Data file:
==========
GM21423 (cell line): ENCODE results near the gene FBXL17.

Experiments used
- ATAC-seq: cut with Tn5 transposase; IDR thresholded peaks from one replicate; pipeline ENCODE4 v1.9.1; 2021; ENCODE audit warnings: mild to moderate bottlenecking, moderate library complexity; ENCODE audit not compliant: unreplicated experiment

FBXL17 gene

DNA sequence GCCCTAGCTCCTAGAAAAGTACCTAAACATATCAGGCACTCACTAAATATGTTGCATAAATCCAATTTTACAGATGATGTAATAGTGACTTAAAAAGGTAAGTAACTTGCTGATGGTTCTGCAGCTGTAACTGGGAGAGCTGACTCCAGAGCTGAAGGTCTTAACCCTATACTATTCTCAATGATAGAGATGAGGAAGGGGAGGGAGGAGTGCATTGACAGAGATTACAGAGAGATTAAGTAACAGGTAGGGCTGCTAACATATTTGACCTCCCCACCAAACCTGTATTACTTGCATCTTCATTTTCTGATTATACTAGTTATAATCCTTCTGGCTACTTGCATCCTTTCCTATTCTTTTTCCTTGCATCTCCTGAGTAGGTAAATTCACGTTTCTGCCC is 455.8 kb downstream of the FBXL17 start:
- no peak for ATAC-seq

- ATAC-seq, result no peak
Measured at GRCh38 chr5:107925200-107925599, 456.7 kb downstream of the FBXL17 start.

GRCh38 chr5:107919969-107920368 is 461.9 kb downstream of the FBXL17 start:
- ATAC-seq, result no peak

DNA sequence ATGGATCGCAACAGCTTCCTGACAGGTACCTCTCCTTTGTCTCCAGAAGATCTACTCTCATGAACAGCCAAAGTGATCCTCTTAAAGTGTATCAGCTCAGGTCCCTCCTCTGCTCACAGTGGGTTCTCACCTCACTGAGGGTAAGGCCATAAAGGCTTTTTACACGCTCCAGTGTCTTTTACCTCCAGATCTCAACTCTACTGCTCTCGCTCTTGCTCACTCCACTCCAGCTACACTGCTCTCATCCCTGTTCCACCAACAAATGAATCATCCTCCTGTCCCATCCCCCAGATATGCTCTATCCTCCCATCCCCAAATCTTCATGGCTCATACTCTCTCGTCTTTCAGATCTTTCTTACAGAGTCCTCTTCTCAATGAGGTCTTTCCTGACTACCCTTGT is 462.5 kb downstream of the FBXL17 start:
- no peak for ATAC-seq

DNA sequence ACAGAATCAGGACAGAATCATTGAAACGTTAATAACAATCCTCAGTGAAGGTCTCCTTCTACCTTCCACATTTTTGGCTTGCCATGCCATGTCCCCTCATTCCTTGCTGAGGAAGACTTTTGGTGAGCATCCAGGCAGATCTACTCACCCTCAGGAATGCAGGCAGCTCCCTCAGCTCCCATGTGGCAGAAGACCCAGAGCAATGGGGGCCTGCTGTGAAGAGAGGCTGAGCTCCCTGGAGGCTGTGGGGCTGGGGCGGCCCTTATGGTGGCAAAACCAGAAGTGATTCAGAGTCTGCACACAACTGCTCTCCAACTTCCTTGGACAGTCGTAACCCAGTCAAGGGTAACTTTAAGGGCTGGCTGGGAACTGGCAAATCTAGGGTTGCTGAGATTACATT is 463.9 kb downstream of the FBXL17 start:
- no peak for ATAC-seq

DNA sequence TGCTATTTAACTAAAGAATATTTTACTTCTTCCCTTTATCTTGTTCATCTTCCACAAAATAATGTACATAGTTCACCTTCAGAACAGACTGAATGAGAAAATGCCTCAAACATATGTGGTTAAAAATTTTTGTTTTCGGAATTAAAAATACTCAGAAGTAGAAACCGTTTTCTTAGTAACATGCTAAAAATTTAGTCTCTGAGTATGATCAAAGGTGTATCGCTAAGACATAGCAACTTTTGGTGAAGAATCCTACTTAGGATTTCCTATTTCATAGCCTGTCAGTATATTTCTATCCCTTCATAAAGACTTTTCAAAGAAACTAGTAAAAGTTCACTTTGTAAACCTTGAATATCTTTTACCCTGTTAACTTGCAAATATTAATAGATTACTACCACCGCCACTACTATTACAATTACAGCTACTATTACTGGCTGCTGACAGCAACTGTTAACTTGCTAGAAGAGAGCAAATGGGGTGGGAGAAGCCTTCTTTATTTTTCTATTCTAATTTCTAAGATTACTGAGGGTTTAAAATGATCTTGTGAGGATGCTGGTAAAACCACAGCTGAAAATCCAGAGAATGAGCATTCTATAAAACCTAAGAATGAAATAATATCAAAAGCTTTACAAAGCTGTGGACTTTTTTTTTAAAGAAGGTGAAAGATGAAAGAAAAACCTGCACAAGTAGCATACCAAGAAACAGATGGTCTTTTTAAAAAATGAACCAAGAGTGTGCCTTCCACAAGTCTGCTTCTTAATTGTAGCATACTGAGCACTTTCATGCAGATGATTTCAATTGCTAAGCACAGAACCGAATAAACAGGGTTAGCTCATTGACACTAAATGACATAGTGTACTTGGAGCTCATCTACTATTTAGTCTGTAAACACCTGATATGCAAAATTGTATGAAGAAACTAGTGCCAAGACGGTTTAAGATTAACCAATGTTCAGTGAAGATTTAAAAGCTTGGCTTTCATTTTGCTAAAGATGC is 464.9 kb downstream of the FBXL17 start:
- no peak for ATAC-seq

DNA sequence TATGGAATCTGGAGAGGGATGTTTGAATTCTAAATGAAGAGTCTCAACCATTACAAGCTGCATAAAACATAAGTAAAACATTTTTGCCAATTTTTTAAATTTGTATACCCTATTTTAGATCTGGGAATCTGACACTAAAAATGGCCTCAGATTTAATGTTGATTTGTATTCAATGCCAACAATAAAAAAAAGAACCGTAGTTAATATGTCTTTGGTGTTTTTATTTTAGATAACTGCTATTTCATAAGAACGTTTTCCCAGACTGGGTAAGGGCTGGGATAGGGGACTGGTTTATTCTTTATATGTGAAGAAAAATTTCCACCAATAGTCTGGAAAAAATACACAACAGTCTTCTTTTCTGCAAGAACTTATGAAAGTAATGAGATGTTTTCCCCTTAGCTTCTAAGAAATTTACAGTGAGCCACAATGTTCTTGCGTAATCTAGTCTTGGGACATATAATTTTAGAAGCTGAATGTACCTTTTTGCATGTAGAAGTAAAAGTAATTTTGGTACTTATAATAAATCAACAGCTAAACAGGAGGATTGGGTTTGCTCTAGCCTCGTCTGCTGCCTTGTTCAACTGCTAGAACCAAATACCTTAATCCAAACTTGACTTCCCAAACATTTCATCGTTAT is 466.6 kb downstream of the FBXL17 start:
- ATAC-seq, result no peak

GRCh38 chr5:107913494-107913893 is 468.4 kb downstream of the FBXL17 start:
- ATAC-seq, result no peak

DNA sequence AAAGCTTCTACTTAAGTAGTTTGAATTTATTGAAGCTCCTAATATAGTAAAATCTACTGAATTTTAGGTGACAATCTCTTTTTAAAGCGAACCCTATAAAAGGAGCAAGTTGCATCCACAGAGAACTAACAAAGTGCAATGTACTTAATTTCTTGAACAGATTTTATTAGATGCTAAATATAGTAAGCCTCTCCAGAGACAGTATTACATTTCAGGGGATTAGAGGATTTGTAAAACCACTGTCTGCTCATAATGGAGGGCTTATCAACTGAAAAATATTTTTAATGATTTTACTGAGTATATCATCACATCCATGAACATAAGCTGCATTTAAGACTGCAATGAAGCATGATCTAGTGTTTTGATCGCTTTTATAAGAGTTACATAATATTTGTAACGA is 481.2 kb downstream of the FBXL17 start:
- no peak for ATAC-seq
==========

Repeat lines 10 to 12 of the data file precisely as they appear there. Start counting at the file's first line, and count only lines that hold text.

- ATAC-seq, result no peak

DNA sequence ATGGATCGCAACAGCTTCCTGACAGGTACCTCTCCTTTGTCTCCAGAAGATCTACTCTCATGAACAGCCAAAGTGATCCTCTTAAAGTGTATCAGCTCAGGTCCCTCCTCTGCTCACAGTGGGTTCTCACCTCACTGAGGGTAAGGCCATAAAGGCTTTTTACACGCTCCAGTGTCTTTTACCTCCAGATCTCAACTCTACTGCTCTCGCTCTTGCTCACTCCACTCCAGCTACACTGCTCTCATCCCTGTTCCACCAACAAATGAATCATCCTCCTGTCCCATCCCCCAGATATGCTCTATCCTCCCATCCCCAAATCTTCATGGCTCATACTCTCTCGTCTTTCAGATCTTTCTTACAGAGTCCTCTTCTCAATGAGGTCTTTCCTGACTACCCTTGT is 462.5 kb downstream of the FBXL17 start:
- no peak for ATAC-seq